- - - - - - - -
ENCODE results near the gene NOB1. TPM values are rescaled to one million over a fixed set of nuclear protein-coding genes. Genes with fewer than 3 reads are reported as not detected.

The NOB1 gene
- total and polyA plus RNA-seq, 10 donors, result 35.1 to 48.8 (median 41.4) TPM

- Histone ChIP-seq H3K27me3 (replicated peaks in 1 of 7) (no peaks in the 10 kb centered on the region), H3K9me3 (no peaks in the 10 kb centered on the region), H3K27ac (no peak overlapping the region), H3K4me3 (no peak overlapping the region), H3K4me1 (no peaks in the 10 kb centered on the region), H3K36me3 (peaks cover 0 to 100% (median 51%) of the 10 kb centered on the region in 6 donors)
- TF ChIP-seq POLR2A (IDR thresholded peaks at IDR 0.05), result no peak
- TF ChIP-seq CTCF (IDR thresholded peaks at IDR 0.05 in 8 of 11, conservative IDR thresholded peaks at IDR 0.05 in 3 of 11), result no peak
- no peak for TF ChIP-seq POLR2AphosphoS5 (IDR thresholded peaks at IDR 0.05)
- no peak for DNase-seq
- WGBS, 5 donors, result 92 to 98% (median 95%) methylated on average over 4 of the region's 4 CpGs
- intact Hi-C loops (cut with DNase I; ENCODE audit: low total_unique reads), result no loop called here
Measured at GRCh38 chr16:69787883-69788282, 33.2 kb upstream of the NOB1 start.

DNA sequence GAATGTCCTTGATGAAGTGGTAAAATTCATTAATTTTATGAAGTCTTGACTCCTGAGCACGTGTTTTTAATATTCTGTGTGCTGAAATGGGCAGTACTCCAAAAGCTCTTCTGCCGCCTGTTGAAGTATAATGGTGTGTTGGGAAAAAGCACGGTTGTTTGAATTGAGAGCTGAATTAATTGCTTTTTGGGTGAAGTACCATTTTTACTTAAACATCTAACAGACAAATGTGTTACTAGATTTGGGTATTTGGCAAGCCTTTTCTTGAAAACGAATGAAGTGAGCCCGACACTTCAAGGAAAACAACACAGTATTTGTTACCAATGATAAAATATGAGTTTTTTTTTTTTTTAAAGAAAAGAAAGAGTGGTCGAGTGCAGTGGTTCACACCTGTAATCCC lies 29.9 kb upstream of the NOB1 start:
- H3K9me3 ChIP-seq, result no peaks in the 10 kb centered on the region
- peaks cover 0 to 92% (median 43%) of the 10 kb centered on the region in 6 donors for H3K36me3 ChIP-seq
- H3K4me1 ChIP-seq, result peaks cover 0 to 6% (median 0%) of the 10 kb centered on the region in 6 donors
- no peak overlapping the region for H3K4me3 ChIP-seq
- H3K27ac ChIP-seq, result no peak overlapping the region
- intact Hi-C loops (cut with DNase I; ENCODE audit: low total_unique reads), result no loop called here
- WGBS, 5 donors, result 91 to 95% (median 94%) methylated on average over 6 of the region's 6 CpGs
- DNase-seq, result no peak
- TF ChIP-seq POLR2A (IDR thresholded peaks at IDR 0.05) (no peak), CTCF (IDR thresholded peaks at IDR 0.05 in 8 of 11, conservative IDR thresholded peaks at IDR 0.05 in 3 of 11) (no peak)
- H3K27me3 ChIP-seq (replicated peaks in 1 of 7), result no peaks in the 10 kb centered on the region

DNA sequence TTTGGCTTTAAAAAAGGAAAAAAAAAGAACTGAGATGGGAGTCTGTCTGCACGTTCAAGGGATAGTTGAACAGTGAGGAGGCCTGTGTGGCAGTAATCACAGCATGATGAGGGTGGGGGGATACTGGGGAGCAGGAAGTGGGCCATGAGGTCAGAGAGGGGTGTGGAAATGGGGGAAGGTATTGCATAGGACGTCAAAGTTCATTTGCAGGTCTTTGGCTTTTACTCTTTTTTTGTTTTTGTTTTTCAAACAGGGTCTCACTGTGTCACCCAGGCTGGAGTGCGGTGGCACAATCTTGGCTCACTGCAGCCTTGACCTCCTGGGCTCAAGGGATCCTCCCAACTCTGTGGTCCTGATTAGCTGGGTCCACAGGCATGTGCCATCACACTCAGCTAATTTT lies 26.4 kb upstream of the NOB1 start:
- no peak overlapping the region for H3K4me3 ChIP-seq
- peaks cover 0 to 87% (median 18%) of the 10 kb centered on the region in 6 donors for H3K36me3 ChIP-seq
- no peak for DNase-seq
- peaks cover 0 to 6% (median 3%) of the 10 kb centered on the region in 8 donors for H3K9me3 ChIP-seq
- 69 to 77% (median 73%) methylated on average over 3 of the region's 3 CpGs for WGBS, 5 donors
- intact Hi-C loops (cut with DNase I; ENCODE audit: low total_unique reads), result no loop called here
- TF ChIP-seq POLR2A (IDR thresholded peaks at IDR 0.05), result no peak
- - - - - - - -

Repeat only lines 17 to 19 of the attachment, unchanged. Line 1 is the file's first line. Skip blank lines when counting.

- H3K27ac ChIP-seq, result no peak overlapping the region
- intact Hi-C loops (cut with DNase I; ENCODE audit: low total_unique reads), result no loop called here
- WGBS, 5 donors, result 91 to 95% (median 94%) methylated on average over 6 of the region's 6 CpGs